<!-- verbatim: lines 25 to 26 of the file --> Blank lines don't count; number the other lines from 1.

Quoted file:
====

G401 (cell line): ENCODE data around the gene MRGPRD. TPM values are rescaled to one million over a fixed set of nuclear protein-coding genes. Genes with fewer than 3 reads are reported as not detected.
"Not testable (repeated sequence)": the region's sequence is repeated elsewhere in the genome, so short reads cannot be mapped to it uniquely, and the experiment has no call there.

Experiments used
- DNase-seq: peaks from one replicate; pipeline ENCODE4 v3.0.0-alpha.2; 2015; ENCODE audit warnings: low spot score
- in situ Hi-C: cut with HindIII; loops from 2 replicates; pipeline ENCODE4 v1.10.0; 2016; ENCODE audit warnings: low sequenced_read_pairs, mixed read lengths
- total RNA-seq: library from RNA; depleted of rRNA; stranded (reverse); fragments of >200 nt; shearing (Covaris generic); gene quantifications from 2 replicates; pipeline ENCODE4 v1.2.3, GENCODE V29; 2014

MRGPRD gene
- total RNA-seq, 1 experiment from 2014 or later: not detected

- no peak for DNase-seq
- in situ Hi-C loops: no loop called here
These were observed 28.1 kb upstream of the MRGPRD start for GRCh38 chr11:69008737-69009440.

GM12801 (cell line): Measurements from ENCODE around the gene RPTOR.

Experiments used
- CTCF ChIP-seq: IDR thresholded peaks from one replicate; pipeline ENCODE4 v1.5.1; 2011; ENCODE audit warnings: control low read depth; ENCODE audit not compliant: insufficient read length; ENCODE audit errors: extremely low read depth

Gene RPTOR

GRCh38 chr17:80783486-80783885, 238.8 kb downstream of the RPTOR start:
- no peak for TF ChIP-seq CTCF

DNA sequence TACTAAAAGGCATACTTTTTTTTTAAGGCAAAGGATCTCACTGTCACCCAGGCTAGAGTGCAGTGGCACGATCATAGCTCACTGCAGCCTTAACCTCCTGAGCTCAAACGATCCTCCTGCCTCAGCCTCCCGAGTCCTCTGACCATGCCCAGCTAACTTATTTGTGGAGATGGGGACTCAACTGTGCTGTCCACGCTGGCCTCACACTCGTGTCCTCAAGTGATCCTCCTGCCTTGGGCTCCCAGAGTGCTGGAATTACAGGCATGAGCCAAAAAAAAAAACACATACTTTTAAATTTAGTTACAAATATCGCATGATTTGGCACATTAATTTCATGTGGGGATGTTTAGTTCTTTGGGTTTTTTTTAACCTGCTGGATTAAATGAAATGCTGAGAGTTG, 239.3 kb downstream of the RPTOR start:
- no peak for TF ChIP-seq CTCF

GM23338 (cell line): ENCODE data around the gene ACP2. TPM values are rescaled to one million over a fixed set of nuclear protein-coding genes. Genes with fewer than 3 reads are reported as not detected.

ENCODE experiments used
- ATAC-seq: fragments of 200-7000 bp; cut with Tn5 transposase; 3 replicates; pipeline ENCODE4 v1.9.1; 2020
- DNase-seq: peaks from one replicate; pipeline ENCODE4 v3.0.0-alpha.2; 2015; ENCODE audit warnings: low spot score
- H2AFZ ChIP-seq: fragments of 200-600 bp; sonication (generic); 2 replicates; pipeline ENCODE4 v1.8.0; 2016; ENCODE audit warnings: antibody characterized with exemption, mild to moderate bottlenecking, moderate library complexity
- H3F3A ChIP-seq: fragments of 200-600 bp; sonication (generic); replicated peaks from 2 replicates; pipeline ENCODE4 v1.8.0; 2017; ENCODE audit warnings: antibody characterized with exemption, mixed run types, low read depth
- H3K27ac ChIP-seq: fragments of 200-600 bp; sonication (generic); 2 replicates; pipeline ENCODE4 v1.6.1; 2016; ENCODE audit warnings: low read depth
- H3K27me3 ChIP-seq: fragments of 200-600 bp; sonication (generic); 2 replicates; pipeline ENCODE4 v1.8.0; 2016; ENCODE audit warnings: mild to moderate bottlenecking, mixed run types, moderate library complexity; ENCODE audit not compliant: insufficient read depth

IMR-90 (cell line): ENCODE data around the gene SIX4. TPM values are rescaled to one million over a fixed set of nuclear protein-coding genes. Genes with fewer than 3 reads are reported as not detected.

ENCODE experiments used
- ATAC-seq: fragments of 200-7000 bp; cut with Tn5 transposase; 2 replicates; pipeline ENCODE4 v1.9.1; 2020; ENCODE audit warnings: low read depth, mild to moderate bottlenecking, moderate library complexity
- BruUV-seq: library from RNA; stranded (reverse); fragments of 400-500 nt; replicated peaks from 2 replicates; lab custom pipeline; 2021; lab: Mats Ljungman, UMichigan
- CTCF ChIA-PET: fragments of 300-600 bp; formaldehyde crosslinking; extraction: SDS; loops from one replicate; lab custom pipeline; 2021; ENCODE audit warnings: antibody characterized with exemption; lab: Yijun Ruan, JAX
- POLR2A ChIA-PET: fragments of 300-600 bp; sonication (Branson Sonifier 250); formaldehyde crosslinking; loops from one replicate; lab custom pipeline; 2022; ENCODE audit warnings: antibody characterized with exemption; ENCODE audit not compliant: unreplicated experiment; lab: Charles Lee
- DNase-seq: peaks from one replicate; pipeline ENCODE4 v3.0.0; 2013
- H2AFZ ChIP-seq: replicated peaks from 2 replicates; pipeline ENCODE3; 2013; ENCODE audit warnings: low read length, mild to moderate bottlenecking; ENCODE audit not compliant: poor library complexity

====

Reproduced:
- H3F3A ChIP-seq: fragments of 200-600 bp; sonication (generic); replicated peaks from 2 replicates; pipeline ENCODE4 v1.8.0; 2017; ENCODE audit warnings: antibody characterized with exemption, mixed run types, low read depth
- H3K27ac ChIP-seq: fragments of 200-600 bp; sonication (generic); 2 replicates; pipeline ENCODE4 v1.6.1; 2016; ENCODE audit warnings: low read depth